The Tomatometer rating – based on the published opinions of hundreds of film and
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The Tomatometer is 60% or higher.
The Tomatometer is 59% or lower.
Movies and TV shows are Certified Fresh with a steady Tomatometer of 75% or
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Percentage of users who rate a movie or TV show positively.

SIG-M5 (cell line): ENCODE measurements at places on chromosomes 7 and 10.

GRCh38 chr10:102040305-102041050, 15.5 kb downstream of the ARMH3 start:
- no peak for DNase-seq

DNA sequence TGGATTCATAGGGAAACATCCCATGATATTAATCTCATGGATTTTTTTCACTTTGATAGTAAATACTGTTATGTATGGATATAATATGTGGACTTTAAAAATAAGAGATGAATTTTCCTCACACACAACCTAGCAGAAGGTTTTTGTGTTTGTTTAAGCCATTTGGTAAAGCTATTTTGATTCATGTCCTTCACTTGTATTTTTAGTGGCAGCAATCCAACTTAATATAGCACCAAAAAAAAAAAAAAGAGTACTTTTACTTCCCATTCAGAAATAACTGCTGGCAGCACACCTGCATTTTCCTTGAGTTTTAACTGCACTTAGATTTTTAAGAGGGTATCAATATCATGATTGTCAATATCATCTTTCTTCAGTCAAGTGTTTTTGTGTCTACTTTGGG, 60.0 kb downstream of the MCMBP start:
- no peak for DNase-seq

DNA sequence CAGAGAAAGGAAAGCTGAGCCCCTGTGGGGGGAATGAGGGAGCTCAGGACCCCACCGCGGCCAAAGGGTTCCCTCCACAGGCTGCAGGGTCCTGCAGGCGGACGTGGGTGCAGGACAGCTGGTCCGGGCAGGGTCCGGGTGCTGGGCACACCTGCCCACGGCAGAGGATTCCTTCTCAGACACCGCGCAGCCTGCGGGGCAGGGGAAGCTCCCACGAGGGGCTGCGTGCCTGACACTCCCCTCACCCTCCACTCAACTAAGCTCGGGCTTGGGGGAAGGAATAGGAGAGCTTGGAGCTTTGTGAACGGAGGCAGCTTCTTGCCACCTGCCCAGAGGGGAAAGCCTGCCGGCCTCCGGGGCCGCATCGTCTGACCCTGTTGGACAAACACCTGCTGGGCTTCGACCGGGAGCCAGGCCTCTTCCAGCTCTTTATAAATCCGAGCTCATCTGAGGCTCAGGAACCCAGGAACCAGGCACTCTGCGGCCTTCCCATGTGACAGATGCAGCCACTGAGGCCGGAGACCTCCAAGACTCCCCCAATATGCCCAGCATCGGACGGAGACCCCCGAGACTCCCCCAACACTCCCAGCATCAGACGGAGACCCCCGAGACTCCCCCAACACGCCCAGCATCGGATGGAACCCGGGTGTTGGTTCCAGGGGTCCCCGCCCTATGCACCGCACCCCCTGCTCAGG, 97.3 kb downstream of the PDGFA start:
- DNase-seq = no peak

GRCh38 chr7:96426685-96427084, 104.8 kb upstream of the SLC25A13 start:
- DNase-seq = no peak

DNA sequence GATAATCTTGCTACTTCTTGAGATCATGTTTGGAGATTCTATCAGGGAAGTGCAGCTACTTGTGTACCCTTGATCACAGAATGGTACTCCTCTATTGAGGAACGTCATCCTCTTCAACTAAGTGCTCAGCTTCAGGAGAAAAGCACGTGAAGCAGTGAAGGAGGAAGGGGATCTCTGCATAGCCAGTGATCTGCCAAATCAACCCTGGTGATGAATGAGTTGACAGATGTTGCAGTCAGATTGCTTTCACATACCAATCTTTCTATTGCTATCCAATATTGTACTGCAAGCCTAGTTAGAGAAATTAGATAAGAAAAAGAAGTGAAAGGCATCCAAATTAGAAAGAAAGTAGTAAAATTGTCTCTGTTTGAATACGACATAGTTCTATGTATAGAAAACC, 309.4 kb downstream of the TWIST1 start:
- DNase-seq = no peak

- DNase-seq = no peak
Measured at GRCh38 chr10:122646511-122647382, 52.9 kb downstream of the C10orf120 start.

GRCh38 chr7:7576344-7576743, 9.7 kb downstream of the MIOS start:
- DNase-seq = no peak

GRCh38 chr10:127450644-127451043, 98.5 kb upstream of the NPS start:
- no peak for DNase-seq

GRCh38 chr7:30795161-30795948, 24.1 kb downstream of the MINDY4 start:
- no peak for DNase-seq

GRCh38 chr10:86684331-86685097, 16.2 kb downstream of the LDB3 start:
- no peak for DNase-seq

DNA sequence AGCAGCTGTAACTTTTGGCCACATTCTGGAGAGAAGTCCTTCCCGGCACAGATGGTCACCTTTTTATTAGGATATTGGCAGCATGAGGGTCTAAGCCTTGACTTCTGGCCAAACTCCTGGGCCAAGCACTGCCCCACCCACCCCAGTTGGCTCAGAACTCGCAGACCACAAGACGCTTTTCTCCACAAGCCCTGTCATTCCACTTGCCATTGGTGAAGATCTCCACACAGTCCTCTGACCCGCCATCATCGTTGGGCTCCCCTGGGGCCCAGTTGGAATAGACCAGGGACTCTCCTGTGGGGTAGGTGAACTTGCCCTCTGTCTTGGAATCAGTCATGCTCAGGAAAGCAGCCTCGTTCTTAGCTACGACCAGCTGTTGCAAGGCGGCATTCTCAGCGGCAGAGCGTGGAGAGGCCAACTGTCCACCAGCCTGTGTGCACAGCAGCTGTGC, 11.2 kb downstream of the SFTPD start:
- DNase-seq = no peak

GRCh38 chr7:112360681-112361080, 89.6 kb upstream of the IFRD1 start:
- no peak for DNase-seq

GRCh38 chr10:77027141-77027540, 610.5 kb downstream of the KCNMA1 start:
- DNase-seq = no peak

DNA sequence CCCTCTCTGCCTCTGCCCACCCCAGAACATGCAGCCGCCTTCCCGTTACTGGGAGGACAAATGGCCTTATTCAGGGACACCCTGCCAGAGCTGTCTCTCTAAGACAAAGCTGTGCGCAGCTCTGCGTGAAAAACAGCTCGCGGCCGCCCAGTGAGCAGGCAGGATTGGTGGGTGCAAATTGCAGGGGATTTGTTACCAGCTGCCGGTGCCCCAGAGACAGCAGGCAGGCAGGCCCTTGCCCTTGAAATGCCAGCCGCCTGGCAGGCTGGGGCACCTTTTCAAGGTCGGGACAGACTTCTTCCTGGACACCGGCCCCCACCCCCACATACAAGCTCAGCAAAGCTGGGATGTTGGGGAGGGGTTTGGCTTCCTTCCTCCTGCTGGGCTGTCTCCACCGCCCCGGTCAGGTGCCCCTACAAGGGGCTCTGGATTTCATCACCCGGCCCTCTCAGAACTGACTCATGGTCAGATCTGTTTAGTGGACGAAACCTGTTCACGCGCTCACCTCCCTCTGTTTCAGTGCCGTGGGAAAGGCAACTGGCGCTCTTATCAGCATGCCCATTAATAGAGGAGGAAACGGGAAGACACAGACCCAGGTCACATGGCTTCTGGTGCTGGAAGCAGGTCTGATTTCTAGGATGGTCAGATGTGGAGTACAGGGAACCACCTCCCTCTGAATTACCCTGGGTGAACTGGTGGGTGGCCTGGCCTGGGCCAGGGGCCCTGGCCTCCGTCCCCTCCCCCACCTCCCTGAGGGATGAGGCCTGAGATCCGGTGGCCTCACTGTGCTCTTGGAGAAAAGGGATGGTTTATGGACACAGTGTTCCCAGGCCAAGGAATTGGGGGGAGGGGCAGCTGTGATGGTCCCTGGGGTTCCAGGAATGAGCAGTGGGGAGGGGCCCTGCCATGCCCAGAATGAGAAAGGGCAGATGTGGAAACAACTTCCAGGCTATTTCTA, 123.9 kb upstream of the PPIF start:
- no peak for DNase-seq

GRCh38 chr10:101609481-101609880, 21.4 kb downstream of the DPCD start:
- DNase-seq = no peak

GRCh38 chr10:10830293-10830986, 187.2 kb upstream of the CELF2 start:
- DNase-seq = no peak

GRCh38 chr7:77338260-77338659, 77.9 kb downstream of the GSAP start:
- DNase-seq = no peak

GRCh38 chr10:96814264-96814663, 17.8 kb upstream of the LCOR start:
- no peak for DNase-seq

Kon Ichikawa was considered one of the masters of the immediate postwar generation of Japanese filmmakers -- a generation often overshadowed by the titanic presence of Akira Kurosawa. Like Kurosawa, Ichikawa frequently took secondary sources and made them his own. Also like Kurosawa, he was an exacting perfectionist and master of the widescreen format. Yet unlike Kurosawa, Ichikawa imbued his films with a sense of irony that swings from the sardonic to the compassionate. Born in 1915 in southern Mie Prefecture, Ichikawa grew up a sickly child and spent much of his childhood drawing. Like Kurosawa, he aspired to be a painter. He also grew to be an enthusiastic movie fan, seeing most of the early samurai epics by Daisuke Ito and Masahiro Makino while marveling at Charles Chaplin films. Yet it was Walt Disney's Silly Symphonies series that proved to be a revelation for Ichikawa, as he realized that animation could combine his passions for art and for movies. After finishing technical school in Osaka in the 1930s, he got a job at the animation department of J.O. studios just as it was expanding from a rental film house to a full-fledged production company. As the Pacific War began, J.O merged with rival P.C.L to become studio giant Toho; Ichikawa was shifted from the dissolved animation department to become an assistant director. Ichikawa's first feature-length film was Musume Dojoji (1946), a ghost story told through puppetry. Unfortunately, the U.S. occupation forces confiscated and subsequently lost the film, not because of its content but because Ichikawa failed to submit the script to censors before its release. Even after he reached the ranks of international renown, Ichikawa still considered this film his masterpiece.Many of Ichikawa's films were reworked from other sources. His closest collaborator during his creative peak in the 1950s and 1960s was his wife, screenwriter Natto Wada, who proved skilled at creating screenplays from literary sources, all bearing elements of Ichikawa's signature irony. Together he and Wada adapted Toson Shimazaki's Hakai into The Outcast (1962); Junichiro Tanizaki's Kagi into Odd Obsession (1959); and Yukio Mishima's The Golden Pavilion into Enjo (1958), about a stuttering acolyte who burns down Kyoto's Golden Pavilion to protect its purity from a world of corruption and decay. Enjo is often considered one of Ichikawa's best films by both critics and by the director himself. Ichikawa and Wada also adapted two pre-WWII movies, Teinosuke Kinugasa's An Actor's Revenge (1935) and Yutaka Abe's The Woman Who Touched Legs, and one comic book, Puu-San.At a time when dewy-eyed melodramas dominated screens in Japan, Ichikawa cranked out a number of hard-edged, bitingly satirical comedies in the early 1950s. In A Billionaire (1954), for example, he builds an unlikely comic situation around a suicidal tax collector and a family of eighteen poisoned by radioactive tuna. Although Ichikawa shared the existential humanism of such postwar contemporaries as Keisuke Kinoshita and Akira Kurosawa, he rarely slouched into the sentimentalism that sometimes marred the work of his counterparts. Perhaps his most humanistic and moving work was his best-known work in the West -- Burmese Harp, which won the San Giorgio Prize at the Venice Film Festival and tells the story of a Japanese soldier in Burma who forsakes repatriation and disguises himself as monk to bury the war dead. Yet his morally exemplary actions are made possible by one act of thievery; the protagonist steals the robes from a Buddhist monk who nurses him back to health. Even in this haunting fable of regeneration, no good deed goes unpunished. Later in Ichikawa's career, black humor and irony gave way to the macabre in Fire on the Plains (1959), about a band of desperate Japanese soldiers driven to cannibalism. In one scene, a dying man points to his arm and tells his comrade that he can "eat this part." The s